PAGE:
Foreign Policy Audit: Ukraine-Hungary

01:38 PM 20-4-2016

The discussion paper was written by Ivan Medynskyi, research fellow at the Institute of World Policy, and Bence Kapcsos, invited Hungarian expert.To download the publication, please, click here.

1. Introduction

The cooperation trends set in the early 1990s have largely determined the dynamics of the Ukraine-Hungary bilateral relations for the past 25 years. In December 1991, Prime Minister of Hungary József Antall and President of Ukraine Leonid Kravchuk signed the Ukrainian-Hungarian bilateral treaty in Kyiv that became the foundation for bilateral relations. It was a fundamental document that outlined the most important commitments of both parties: absence of territorial claims between both countries and guarantees of the mutual protection of minority rights. In fact, the signing of this agreement was a symbolic act for both sides: Budapest demonstrated to the international community that it envisioned relations with its neighbors based on the principles of friendship and respect, whereas Kyiv effectively addressed the question regarding one of its most sizeable ethnic minorities hoping to set an example for Crimea and Bukovyna.

In retrospect, Ukraine and Hungary have followed quite similar historical and geopolitical trajectories as both countries cast away the burden of the past, shared Euro-Atlantic aspirations (although Ukraine occasionally deviated from this path), and positioned themselves as a bridge between the East and the West. Kyiv and Budapest enjoy rather unmarred common history in comparison to the tumultuous periods that each country had with their neighbors. In a sense, there are more things that unite rather than divide the two nations.
At the current stage, however, the bilateral relations are based increasingly on the common interests rather than common history, geographic proximity or aspirations. This trend has become evident in the light of the complex geopolitical situation that followed Russia’s decision to annex Crimea and force a conflict in eastern Ukraine. Not only Ukraine but also Hungary faced a conundrum of how to restructure their economic and energy ties with Russia. While Kyiv pursued the only possible course of action by limiting its dependence on Russian imports and natural resources, Budapest faced a hard choice between the external challenge of a unified EU position on Russia and the internal challenge of securing low gas prices and economic ties. Finding itself between the hammer and the anvil, Hungary opted for a mediatory role between the EU and Russia. Despite the salience of Russian factor in Budapest’s foreign policy, Ukraine will remain a key partner of Hungary as it seeks to strike a balance between two centers of power. Rather than pursuing a normative approach toward Budapest, Kyiv has to work consistently toward ameliorating contentious issues while creating incentives for the support of its own core interests.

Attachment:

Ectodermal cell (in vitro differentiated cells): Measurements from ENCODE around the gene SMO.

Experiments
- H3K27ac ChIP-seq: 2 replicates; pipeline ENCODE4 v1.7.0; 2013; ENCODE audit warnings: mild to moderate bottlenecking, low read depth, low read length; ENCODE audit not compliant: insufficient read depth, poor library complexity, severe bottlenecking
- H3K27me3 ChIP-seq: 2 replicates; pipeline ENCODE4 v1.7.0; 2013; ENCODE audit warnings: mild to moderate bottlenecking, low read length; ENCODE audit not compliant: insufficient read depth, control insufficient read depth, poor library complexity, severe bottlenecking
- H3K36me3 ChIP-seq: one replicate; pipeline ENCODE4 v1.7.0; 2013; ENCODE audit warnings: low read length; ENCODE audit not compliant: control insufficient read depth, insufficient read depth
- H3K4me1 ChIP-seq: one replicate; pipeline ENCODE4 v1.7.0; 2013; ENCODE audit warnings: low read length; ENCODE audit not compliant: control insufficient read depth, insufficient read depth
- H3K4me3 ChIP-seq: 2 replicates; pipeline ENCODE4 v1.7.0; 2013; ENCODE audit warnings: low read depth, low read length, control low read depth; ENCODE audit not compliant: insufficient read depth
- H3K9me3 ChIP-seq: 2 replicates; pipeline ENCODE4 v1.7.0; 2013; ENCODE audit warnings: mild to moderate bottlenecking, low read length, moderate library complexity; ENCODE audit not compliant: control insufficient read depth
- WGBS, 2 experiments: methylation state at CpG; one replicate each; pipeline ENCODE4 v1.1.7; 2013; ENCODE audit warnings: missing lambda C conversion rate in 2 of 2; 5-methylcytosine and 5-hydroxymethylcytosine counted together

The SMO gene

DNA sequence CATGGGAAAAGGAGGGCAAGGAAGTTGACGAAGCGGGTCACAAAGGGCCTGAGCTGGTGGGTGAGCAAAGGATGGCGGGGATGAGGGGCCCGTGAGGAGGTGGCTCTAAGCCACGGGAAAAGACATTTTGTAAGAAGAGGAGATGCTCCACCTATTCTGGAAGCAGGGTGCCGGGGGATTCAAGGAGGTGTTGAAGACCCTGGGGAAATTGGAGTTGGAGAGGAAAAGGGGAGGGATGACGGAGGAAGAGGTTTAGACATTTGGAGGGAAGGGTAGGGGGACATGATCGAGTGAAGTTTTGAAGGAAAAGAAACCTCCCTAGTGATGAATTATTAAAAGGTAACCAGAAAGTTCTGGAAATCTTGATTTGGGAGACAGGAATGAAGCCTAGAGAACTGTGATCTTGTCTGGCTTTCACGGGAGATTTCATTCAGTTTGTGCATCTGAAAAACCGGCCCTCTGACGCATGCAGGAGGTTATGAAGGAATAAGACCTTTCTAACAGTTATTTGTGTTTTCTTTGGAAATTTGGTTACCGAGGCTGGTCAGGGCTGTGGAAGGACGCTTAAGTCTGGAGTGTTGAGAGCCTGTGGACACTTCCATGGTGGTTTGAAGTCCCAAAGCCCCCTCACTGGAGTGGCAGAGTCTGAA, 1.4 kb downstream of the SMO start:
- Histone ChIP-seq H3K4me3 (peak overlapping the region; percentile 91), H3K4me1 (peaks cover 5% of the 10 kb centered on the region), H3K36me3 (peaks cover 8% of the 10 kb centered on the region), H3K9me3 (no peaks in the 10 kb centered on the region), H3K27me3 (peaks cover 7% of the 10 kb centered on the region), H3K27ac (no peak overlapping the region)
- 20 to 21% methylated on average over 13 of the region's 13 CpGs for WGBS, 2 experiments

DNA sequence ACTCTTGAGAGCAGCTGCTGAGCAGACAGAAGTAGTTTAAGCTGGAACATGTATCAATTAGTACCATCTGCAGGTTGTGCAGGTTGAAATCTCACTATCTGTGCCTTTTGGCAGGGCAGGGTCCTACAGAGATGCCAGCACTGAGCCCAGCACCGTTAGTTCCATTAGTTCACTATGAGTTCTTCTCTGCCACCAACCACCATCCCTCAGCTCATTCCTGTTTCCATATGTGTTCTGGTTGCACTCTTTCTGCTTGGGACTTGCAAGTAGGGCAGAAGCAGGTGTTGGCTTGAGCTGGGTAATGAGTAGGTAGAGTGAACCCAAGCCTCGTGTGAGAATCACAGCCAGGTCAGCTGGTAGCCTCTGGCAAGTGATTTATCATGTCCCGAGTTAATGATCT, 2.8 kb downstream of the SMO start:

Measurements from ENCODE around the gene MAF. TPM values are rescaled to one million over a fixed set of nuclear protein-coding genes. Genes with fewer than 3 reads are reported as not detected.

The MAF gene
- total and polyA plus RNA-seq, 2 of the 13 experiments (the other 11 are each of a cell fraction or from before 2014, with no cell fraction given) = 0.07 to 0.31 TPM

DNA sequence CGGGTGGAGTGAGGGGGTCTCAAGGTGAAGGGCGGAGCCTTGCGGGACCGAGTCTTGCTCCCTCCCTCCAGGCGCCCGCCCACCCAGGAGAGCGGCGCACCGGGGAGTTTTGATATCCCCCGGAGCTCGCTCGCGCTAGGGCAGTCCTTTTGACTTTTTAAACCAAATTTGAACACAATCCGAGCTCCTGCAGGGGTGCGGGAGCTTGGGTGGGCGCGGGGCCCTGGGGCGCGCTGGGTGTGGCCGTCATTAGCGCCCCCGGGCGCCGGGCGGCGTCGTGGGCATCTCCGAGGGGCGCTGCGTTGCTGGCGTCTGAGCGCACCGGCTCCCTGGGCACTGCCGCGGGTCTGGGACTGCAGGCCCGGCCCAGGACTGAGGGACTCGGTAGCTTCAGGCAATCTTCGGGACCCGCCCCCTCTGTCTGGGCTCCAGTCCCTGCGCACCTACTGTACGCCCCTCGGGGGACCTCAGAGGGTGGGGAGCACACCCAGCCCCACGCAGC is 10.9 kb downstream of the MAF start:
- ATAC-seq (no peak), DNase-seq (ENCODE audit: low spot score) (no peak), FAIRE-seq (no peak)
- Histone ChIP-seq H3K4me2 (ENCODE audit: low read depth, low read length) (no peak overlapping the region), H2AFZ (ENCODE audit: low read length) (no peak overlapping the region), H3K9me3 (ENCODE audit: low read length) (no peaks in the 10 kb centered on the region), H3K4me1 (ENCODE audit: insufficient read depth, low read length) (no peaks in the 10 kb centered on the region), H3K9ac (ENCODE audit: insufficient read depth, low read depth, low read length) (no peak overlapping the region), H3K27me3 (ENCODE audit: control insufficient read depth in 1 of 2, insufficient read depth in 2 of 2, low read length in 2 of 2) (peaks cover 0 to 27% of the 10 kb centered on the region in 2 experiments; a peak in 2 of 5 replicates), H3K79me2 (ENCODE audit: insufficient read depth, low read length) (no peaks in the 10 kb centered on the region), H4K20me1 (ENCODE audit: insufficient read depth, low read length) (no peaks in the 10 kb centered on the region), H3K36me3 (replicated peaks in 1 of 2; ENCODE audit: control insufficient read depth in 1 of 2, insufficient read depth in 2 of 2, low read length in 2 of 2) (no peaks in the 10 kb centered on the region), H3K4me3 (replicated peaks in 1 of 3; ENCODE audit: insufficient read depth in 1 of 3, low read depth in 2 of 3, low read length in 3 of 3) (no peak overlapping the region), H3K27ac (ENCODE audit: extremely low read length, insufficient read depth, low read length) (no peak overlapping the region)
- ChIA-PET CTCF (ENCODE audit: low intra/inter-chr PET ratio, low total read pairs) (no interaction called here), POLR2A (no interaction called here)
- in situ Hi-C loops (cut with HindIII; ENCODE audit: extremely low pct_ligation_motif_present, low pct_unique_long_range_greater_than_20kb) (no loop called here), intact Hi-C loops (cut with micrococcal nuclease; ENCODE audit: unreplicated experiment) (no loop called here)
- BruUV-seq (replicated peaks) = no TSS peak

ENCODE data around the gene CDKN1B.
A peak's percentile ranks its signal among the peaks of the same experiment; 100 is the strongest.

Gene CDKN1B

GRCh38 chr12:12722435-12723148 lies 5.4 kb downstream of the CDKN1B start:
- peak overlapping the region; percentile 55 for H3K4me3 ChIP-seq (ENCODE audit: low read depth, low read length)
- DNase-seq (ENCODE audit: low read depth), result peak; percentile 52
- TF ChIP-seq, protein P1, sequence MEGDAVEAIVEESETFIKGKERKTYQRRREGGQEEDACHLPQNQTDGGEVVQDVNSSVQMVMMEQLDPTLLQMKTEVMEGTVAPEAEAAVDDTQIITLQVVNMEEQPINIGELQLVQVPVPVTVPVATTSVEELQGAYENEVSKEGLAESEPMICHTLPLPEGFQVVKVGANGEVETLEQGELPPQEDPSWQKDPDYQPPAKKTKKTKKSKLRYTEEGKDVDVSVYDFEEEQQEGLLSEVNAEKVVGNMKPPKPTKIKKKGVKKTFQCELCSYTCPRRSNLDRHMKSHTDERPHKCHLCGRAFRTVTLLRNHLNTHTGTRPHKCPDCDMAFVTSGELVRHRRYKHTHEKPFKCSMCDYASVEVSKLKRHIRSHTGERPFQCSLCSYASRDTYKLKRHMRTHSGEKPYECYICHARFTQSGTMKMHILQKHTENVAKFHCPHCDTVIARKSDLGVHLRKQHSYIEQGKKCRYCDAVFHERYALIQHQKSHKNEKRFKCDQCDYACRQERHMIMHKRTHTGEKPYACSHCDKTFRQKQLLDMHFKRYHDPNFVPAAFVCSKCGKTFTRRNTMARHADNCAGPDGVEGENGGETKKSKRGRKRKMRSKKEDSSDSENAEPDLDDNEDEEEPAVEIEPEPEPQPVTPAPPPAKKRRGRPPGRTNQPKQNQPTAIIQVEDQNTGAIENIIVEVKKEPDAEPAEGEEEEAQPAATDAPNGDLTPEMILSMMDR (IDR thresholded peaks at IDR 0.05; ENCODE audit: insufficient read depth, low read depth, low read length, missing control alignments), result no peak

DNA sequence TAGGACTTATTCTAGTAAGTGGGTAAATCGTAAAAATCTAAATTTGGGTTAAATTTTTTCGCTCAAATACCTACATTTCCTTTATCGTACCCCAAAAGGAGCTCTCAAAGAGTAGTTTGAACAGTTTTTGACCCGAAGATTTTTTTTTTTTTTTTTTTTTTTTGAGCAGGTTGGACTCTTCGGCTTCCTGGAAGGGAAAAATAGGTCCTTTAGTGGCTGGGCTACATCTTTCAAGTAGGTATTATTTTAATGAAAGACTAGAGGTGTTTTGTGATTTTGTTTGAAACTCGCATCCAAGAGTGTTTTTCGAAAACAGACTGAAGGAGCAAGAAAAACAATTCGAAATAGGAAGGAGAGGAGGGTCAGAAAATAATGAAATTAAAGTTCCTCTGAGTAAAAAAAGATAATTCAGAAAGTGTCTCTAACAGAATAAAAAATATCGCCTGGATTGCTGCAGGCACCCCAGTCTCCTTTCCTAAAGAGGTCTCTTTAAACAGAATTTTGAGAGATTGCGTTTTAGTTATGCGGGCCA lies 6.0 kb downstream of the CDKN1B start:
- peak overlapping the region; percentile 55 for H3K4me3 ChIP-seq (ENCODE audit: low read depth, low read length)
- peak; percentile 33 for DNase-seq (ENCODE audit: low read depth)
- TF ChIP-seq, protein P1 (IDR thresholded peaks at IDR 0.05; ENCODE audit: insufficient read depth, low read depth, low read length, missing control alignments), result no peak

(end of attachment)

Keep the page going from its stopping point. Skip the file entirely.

For Ukraine, these interests are:
a unified position of the European Union on the Donbas and Crimea-related sanctions on Russia;
reverse gas flows;
improvement of cross-border infrastructure;
adapting the best practices in the spheres of security, democratic transition, small and medium enterprises, energy, and decentralization through the Visegrad Group.